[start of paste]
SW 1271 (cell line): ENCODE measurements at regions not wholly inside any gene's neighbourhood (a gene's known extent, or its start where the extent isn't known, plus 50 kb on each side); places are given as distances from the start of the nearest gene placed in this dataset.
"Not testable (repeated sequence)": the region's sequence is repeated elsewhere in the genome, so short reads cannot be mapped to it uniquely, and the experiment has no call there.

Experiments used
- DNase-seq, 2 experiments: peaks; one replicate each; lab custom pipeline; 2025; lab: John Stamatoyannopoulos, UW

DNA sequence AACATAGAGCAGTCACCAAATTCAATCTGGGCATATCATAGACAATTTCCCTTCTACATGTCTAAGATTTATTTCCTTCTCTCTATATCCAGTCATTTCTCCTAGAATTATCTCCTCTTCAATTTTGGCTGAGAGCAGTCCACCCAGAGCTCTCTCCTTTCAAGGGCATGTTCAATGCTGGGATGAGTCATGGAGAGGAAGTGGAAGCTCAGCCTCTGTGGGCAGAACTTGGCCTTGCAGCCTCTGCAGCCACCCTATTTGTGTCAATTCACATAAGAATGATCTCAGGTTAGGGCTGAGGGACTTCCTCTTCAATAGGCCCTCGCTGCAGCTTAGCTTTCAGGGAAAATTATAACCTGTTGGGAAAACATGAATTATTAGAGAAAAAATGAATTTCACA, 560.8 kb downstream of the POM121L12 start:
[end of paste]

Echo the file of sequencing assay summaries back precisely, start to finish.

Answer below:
SW 1271 (cell line): ENCODE measurements at regions not wholly inside any gene's neighbourhood (a gene's known extent, or its start where the extent isn't known, plus 50 kb on each side); places are given as distances from the start of the nearest gene placed in this dataset.
"Not testable (repeated sequence)": the region's sequence is repeated elsewhere in the genome, so short reads cannot be mapped to it uniquely, and the experiment has no call there.

Experiments used
- DNase-seq, 2 experiments: peaks; one replicate each; lab custom pipeline; 2025; lab: John Stamatoyannopoulos, UW

DNA sequence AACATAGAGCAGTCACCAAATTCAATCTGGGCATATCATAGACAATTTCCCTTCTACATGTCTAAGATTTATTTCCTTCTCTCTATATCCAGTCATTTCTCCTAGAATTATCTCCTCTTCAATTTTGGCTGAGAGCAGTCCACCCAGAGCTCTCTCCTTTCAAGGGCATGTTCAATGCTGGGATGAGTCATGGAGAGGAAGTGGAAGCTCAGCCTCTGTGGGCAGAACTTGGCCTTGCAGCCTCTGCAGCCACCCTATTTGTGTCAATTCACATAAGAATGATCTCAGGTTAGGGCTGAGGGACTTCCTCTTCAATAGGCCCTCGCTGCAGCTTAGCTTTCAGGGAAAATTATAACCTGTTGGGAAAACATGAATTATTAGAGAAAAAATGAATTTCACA, 560.8 kb downstream of the POM121L12 start: